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Sudan: Akhir Lahza newspaper suspended for three days

September 10 - 2017 KHARTOUM
Akhir Lahza newspaper (file photo)
Akhir Lahza newspaper (file photo)

Sudan’s National Council for Press and Publications suspended Akhir Lahza daily for three days in a row last week. The National Intelligence and Security Service (NISS) in Khartoum reminded the editors-in-chief of all Sudanese newspapers of the ban on interviews with rebel leaders.

On Thursday, the editor-in-chief of Akhir Lahza, Abdelazim Saleh, was summoned to appear before the Complaints Committee of the Press Council because of a complaint filed by Cabinet Minister Ahmed Saad Omar.

The Minister accused Akhir Lahza columnist Abdallah El Sheikh of insulting the Sudanese government in an article demanding the authorities to pay compensation to the victims of the attack by Al Qaeda on the American naval vessel in Yemen’s Aden harbour in October 2000.

Al Qaeda claimed responsibility for the attack in which 17 US sailors were killed and 39 injured. A US judge has held Sudan liable for the attack, while another has released more than $13 million in Sudanese frozen assets to the relatives of those killed.

Saleh said on Friday that El Sheikh wrote in his article about the public opinion on the issue without abusing any party. 

The NISS previously confiscated his newspaper because of the article. Akhir Lahza, owned by Sudanese Islamist Haj Attaelmanan, is facing a judicial complaint under Article 66 of the Criminal Code concerning state security.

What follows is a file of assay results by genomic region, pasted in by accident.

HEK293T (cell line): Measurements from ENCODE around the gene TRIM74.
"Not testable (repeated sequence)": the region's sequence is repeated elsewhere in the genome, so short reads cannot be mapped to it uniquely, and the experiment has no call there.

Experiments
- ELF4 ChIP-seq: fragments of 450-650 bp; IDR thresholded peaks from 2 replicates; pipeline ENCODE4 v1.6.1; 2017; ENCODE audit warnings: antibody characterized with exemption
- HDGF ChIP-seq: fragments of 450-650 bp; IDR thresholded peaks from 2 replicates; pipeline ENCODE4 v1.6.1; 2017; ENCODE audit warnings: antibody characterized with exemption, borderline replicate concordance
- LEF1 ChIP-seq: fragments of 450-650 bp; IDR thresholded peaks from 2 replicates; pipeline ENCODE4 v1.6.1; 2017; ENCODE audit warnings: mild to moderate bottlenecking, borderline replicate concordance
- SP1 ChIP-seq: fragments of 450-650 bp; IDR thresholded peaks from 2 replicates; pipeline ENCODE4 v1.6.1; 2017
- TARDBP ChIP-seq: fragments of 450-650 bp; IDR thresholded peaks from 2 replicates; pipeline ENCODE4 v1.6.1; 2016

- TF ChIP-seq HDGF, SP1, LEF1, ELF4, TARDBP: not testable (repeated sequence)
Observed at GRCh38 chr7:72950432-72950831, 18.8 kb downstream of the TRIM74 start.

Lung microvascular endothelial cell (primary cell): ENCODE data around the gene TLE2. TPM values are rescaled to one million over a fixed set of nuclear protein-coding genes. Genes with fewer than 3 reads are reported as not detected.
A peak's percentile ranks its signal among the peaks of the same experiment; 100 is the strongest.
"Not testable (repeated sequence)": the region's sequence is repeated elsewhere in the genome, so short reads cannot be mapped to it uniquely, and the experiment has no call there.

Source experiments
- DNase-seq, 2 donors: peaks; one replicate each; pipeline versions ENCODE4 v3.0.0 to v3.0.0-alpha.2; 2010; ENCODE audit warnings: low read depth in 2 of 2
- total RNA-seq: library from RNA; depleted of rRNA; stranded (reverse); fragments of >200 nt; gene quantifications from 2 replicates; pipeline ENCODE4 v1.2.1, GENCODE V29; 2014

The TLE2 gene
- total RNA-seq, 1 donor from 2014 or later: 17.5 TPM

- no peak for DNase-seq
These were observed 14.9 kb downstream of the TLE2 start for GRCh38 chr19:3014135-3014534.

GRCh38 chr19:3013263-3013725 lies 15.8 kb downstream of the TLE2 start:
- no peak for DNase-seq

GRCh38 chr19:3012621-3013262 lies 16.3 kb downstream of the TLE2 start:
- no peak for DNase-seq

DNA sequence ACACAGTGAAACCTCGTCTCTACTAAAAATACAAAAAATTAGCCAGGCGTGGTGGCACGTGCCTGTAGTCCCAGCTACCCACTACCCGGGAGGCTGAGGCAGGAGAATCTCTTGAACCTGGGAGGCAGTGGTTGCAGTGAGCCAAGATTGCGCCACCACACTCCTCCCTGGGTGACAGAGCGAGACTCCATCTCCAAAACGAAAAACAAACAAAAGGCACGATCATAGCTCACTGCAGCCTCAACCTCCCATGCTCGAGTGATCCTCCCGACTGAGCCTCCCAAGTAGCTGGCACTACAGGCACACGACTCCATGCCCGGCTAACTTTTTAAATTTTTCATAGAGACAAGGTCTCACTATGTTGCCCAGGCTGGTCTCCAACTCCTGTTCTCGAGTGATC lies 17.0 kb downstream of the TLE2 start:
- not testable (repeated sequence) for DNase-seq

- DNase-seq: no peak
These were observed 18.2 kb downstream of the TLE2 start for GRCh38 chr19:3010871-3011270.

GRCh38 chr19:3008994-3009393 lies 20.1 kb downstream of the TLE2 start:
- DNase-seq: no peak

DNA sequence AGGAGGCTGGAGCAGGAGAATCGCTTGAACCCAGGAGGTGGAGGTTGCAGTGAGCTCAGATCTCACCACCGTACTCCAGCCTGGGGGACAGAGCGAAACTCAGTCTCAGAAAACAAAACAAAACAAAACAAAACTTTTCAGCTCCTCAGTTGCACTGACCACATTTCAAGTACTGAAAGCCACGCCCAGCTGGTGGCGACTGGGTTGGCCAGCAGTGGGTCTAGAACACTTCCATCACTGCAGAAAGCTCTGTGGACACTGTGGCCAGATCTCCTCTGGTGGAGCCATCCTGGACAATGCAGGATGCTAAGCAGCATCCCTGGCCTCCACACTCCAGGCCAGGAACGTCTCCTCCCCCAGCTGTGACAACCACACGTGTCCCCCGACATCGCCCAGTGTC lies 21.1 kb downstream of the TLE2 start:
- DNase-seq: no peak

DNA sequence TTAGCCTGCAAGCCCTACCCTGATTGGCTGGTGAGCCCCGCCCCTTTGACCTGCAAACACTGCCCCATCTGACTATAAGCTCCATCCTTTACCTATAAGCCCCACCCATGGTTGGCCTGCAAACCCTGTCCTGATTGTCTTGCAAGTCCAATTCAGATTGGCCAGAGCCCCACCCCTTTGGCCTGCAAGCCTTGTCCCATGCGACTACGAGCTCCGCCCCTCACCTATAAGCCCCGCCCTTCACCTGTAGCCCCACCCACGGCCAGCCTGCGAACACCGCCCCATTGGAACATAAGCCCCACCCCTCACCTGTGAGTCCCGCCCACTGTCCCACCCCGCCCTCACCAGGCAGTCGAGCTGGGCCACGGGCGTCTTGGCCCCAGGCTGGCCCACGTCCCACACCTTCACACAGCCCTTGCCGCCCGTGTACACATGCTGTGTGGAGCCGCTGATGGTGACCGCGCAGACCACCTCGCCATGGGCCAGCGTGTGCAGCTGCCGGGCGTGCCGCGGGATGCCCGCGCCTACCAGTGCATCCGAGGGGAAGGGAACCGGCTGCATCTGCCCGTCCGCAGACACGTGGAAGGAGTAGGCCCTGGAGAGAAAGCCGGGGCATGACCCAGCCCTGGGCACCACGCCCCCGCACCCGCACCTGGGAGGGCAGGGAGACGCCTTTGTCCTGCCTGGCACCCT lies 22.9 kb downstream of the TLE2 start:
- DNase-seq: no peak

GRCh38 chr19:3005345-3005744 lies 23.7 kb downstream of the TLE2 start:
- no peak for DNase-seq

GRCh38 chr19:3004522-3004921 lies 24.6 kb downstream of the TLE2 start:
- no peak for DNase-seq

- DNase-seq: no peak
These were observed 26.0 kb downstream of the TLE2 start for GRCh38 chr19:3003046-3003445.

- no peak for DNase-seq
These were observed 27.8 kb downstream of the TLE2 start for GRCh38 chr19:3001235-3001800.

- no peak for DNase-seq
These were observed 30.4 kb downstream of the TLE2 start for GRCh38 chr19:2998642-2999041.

The Sudanese Journalists Network denounced the suspension of Akhir Lahza newspaper in a statement on Friday. They called on the journalists to unite to address the continuing violations of the security apparatus against press freedom in the country.


The acting editor-in-chief of El Tayar newspaper, Bahaeldin Eisa, was subjected to a long questioning by NISS officers on Thursday, because of an interview with Abdelaziz El Hilu, elected chairman of the Sudan People’s Liberation Movement-North published that morning.

Security agents questioned Eisa for about three hours about the interview Shamayel El Nur had conducted by telephone with El Hilu in the Nuba Mountains in South Kordofan.

The editors-in-chief of the Sudanese newspapers received directives from the Security and Intelligence Services confirming that the ban on publishing any interviews or statements with leaders of the armed movements would be in force.

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